04/27/2015, 00.00
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Nazarbayev re-elected president with 97.7% of the votes

by Nina Achmatova
The Kazakh leader wins a new mandate and promises stability and prosperity. But he faces the challenge of an economy slowing under the weight of the drop in oil prices and the scenario of a succession crisis.

Moscow (AsiaNews / Agencies) - The President of Kazakhstan, Nursultan Nazarbayev, won a new term as president, getting 97.7% of the vote in this weekend’s elections. The Central Election Commission, announced the preliminary results of the April 26 vote which also registered a record turnout of 95.2%. Nazarbayev, 74, has led the former Soviet republic since 1989; together with the Uzbek president, Islam Karimov, is in fact the last leader of the Soviet times still in place in the former Soviet space.

The final figures will be announced by May 3, as required by law, but the result was a forgone conclusion even before citizens went to the polls. In previous ballots, Nazarbayev won 98.7%, in 1991, the 91.5% in 2005 and over 95% in 2011. "It 'the first time in the history of independent Kazakhstan that voters have so clearly demonstrated their civic position and political responsibility for the future of the country", the head of the Electoral Commission Kuandyk Turgankulov claimed.

The other two challengers - largely unknown figures and considered sham rivals to legitimize the illusion of a democratic competition – did not even obtain 1.6% of the vote. The marginalized opposition, however, had no candidate. OSCE observers expressed concern on the eve of the vote, for the "institutional advantage" of the 'outgoing' president who monopolized the brief election campaign.

Former metalworker, Nazarbayev - 74 and head of the Nur Otan party that controls every aspect of the life of this nation of 18 million people - has promoted market reforms and with the help of large deposits of oil and gas and the influx of over $ 200 billion of direct investment in the country, has transformed Kazakhstan into the second largest economy of the former Soviet empire.

His critics point the finger at his repressive policies, strict media control and the constitutional amendments, made on purpose to maintain power. Many figures critical of the president have been forced to emigrate, others have been killed or died in disputed circumstances.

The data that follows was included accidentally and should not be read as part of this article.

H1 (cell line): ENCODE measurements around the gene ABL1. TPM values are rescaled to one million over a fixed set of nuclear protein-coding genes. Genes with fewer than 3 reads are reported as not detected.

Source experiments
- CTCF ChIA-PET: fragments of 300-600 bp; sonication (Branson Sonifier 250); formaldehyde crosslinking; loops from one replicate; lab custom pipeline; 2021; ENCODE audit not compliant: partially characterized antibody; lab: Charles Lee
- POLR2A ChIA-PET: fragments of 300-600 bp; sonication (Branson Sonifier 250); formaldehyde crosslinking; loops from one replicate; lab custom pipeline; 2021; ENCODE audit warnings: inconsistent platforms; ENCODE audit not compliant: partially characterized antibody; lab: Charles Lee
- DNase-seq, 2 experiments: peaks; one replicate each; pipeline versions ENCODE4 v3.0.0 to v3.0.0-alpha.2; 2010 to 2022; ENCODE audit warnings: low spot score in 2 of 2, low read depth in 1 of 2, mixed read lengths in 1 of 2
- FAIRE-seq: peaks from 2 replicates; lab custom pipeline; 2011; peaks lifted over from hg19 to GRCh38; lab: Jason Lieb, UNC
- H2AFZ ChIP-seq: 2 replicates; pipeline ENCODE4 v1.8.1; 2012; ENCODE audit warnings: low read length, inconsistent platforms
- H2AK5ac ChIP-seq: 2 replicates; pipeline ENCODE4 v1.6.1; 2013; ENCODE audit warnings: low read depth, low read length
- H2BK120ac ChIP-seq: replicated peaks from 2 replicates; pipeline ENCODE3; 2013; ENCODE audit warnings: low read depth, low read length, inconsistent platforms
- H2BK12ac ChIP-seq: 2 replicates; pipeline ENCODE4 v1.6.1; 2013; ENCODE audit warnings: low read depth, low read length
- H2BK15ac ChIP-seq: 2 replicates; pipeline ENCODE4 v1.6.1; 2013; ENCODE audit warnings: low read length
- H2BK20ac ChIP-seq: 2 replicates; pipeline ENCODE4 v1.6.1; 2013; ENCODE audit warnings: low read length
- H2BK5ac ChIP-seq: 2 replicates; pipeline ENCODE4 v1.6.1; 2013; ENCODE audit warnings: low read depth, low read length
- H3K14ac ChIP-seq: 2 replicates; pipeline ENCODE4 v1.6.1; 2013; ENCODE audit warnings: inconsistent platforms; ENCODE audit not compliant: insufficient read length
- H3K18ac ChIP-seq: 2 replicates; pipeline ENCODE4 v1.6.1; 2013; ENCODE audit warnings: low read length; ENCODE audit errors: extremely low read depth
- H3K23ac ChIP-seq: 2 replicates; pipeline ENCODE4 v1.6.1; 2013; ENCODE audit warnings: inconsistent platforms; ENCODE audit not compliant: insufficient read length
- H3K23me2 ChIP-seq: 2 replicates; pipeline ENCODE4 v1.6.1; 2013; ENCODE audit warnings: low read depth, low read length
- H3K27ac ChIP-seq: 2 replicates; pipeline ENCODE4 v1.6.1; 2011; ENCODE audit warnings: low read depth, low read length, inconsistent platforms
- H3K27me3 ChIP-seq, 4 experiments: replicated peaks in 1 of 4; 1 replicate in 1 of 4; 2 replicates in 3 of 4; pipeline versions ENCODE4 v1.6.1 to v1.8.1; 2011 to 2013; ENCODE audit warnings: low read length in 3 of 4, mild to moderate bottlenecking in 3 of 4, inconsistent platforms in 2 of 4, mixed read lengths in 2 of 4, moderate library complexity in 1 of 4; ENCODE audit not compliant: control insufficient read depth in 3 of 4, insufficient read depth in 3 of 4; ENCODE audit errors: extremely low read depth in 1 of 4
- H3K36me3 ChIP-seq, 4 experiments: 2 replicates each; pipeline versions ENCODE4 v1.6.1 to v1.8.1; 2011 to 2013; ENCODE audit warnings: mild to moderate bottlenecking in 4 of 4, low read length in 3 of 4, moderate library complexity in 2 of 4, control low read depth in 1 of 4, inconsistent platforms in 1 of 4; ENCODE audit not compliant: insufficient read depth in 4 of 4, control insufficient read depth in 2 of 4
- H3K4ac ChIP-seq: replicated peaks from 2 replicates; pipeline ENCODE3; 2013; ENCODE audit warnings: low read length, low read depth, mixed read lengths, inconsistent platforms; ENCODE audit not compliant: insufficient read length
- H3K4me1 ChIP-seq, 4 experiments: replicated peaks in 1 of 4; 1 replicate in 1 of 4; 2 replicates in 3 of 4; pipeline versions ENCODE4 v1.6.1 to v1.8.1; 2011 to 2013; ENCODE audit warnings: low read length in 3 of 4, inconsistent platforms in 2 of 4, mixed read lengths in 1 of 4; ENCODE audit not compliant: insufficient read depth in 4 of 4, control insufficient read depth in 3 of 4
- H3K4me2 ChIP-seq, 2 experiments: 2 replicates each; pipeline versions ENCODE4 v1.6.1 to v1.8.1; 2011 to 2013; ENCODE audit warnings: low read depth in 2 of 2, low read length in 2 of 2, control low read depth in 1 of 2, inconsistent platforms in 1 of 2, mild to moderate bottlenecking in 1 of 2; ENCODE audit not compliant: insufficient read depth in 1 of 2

Former member of the Soviet Union Politburo, Nazarbayev has always declared his intention to build a nation with its own identity and economic strength, before launching democratic reforms. Speaking from Astana, after the exit pool, he reiterated the goal of wanting Kazakhstan to become one of the top 30 developed countries in the world.

The presidential elections were scheduled for 2016, but were deferred to April 26 this year, officially, "to ensure political continuity "; in fact, to consolidate power before the arrival of possible and greater economic difficulties.

The scenario looming ahead of the Kazakh leader as he enters this next mandate is, in fact, less reassuring than the past. The country is facing an economic slowdown, after a year of falling oil prices and international sanctions against Russia, its largest trading partner.

According to several Kazakh officials interviewed by the Guardian, the worsening economic situation could make Nazarbayev’s leadership less stable and complicate the process of succession.

A possibility that also worries foreign investors. By confirming his power through a popular vote, the "leader of the nation" should be able to handle the economic situation in the coming years with more tranquility, without the risk of having to face elections in a more uncertain situation.

As written by the Russian magazine Profil, "the opening of a political struggle for the legacy of Nazarbayev is virtually inevitable", although it is not excluded that the president at a certain point appoints an heir: currently the most likely candidate seems to be the 49 year old prime minister Karim Masimov. If the conflict for the new Kazakhstan without Nazarbayev two different factions were to establish themselves - one that focuses on relations with the US and EU, the other determined to remain part of Russia - a "phase of instability similar to that experienced by Ukraine" may open warns Profil. Especially as an area of ​​potential territorial dispute with Moscow already exists: it is the northern part of the country, with areas where the majority of the population is Russian.

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